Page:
IDEAS home Printed from
   My bibliography  Save this paper

Crackdown on Corruption: A Natural Experiment in Safe and Swing Districts


  • Bledi Celiku


I investigate the theoretical and empirical effects of increased law enforcement on the equilibrium level of bribes for the case of Albania during the period of 2005-2010. My paper centers on "harassment" bribes, which consist of payments for public services that by law should be free. I model bribery behavior as a negotiation process between public oofficials and consumers. As enforcement increases, corruption prevalence can, in theory, increase or decrease. Recent policy changes in Albania o er a good natural experiment to test this empirically. Two events took place in 2007: local elections and an increase in fines against corruption. I examine how the 2007 fine increase for corrupt behavior impacts bribery. Data show that corruption is a bigger problem for poor people and since the left's political platform is more pro-poor, looking at the left-right governed district variation seems appropriate. Using a difference in difference methodology that compares safe left and right-governed districts, I find that a 10 percent increase in enforcement leads to a 4.38 percent drop in bribery frequency. As enforcement increases, quality of services does not improve and enforcement measures are less e ffective on the medical and education sectors.

Suggested Citation

  • Bledi Celiku, 2013. "Crackdown on Corruption: A Natural Experiment in Safe and Swing Districts," 2013 Papers pce148, Job Market Papers.
  • Handle: RePEc:jmp:jm2013:pce148

    Download full text from publisher

    File URL:
    Download Restriction: no

    References listed on IDEAS

    1. Benjamin A. Olken & Rohini Pande, 2012. "Corruption in Developing Countries," Annual Review of Economics, Annual Reviews, vol. 4(1), pages 479-509, July.
    2. Raymond Fisman & Edward Miguel, 2007. "Corruption, Norms, and Legal Enforcement: Evidence from Diplomatic Parking Tickets," Journal of Political Economy, University of Chicago Press, vol. 115(6), pages 1020-1048, December.
    3. Polinsky, A. Mitchell & Shavell, Steven, 2001. "Corruption and optimal law enforcement," Journal of Public Economics, Elsevier, vol. 81(1), pages 1-24, July.
    4. Gary S. Becker & George J. Stigler, 1974. "Law Enforcement, Malfeasance, and Compensation of Enforcers," The Journal of Legal Studies, University of Chicago Press, vol. 3(1), pages 1-18, January.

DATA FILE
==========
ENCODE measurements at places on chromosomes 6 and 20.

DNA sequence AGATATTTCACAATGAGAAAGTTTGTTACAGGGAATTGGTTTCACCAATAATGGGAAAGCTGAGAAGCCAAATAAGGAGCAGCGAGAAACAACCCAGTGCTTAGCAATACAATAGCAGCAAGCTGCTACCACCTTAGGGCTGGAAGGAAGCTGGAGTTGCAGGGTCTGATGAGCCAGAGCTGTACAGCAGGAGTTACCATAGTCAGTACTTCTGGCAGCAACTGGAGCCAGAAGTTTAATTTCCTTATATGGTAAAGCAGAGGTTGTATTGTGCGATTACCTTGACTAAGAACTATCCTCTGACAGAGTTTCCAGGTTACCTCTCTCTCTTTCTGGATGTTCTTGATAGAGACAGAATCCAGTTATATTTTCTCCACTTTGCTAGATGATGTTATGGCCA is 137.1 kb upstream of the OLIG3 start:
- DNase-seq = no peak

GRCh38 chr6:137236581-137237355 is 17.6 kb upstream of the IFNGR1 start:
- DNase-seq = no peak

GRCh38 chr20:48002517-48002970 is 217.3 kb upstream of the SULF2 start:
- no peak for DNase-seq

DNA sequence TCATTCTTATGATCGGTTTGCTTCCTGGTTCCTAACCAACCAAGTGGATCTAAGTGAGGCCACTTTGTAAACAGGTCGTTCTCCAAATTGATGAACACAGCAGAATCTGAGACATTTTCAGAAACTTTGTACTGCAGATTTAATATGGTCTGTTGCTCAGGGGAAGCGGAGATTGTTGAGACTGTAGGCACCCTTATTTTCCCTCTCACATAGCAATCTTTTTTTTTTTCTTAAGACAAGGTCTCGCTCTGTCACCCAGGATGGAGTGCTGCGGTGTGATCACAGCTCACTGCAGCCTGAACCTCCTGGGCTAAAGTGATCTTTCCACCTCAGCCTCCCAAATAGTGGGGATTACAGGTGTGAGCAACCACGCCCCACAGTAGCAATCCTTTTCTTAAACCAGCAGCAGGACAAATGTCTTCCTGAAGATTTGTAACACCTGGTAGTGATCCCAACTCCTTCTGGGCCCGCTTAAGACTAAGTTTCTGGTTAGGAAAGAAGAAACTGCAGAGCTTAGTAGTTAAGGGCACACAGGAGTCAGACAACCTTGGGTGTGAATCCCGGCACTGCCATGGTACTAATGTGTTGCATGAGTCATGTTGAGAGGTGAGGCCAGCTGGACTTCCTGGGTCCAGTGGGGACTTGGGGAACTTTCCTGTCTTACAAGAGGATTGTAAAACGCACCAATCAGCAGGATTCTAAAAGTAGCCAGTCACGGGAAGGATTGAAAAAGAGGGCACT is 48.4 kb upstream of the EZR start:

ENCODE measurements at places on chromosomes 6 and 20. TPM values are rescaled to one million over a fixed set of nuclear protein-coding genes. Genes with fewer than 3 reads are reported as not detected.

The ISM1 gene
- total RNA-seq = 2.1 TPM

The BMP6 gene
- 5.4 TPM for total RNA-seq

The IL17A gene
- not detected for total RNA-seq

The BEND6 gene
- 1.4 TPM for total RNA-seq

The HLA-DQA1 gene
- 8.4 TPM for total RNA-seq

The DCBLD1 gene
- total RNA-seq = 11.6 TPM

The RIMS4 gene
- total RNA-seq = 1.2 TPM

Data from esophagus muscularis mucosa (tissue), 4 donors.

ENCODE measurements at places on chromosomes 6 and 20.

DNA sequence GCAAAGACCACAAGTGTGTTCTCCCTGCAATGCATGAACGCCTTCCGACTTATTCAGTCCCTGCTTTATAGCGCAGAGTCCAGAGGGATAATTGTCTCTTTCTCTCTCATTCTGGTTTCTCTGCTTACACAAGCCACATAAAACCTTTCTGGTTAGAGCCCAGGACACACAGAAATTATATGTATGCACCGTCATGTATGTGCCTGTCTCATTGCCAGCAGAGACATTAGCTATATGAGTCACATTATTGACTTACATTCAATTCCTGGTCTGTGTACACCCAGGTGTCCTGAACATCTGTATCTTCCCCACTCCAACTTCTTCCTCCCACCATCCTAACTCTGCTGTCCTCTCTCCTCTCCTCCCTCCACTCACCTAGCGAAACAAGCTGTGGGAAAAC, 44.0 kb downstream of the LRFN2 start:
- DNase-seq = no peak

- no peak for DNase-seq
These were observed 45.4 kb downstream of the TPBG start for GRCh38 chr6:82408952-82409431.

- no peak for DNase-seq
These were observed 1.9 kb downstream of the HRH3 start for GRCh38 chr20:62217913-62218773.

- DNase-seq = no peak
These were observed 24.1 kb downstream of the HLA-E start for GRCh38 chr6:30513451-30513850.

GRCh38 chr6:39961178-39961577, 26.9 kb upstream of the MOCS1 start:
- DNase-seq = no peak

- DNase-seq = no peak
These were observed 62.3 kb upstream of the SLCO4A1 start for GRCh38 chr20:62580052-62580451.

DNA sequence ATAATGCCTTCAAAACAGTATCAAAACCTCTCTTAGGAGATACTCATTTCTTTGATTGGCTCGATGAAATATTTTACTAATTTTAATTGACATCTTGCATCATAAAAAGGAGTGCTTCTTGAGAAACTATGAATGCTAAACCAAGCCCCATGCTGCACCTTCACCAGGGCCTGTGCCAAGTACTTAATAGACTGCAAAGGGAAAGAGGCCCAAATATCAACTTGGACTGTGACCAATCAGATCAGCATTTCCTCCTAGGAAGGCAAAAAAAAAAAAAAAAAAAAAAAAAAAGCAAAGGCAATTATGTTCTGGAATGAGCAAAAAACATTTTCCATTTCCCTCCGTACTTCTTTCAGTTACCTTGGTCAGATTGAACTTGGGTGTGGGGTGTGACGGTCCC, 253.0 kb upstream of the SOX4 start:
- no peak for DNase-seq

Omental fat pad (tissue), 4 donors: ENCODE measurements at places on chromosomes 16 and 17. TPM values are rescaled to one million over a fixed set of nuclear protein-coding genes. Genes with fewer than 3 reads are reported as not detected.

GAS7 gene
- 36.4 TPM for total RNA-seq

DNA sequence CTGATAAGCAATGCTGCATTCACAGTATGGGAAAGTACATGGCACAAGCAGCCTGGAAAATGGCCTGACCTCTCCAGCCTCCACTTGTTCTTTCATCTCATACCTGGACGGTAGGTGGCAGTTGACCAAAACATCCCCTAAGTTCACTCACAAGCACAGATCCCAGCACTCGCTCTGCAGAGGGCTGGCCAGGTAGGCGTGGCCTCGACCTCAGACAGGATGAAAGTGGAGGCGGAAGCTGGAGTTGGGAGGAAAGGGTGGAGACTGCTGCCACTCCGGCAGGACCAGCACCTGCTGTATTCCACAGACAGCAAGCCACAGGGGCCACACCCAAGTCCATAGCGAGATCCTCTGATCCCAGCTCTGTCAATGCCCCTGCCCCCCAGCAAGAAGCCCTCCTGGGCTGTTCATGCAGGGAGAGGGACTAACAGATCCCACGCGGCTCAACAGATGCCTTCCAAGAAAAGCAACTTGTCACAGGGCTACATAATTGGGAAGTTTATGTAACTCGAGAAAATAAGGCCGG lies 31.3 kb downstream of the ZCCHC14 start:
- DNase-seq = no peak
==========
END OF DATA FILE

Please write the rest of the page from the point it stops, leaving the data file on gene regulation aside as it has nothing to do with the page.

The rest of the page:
5. John Mcmillan & Pablo Zoido, 2004. "How to Subvert Democracy: Montesinos in Peru," Journal of Economic Perspectives, American Economic Association, vol. 18(4), pages 69-92, Fall.
    6. Abbink, Klaus & Dasgupta, Utteeyo & Gangadharan, Lata & Jain, Tarun, 2014. "Letting the briber go free: An experiment on mitigating harassment bribes," Journal of Public Economics, Elsevier, vol. 111(C), pages 17-28.
    7. Claudio Ferraz & Frederico Finan, 2011. "Electoral Accountability and Corruption: Evidence from the Audits of Local Governments," American Economic Review, American Economic Association, vol. 101(4), pages 1274-1311, June.
    8. Ritva Reinikka & Jakob Svensson, 2005. "Fighting Corruption to Improve Schooling: Evidence from a Newspaper Campaign in Uganda," Journal of the European Economic Association, MIT Press, vol. 3(2-3), pages 259-267, 04/05.
    Full references (including those not matched with items on IDEAS)

    More about this item

    JEL classification:

    • D73 - Microeconomics - - Analysis of Collective Decision-Making - - - Bureaucracy; Administrative Processes in Public Organizations; Corruption
    • K42 - Law and Economics - - Legal Procedure, the Legal System, and Illegal Behavior - - - Illegal Behavior and the Enforcement of Law
    • O12 - Economic Development, Innovation, Technological Change, and Growth - - Economic Development - - - Microeconomic Analyses of Economic Development
    • P20 - Economic Systems - - Socialist Systems and Transition Economies - - - General

    NEP fields

    This paper has been announced in the following NEP Reports:


    Access and download statistics


    All material on this site has been provided by the respective publishers and authors. You can help correct errors and omissions. When requesting a correction, please mention this item's handle: RePEc:jmp:jm2013:pce148. See general information about how to correct material in RePEc.

    For technical questions regarding this item, or to correct its authors, title, abstract, bibliographic or download information, contact: (Christian Zimmermann). General contact details of provider: .

    If you have authored this item and are not yet registered with RePEc, we encourage you to do it here. This allows to link your profile to this item. It also allows you to accept potential citations to this item that we are uncertain about.

    If CitEc recognized a reference but did not link an item in RePEc to it, you can help with this form .

    If you know of missing items citing this one, you can help us creating those links by adding the relevant references in the same way as above, for each refering item. If you are a registered author of this item, you may also want to check the "citations" tab in your RePEc Author Service profile, as there may be some citations waiting for confirmation.

    Please note that corrections may take a couple of weeks to filter through the various RePEc services.

    IDEAS is a RePEc service hosted by the Research Division of the Federal Reserve Bank of St. Louis . RePEc uses bibliographic data supplied by the respective publishers.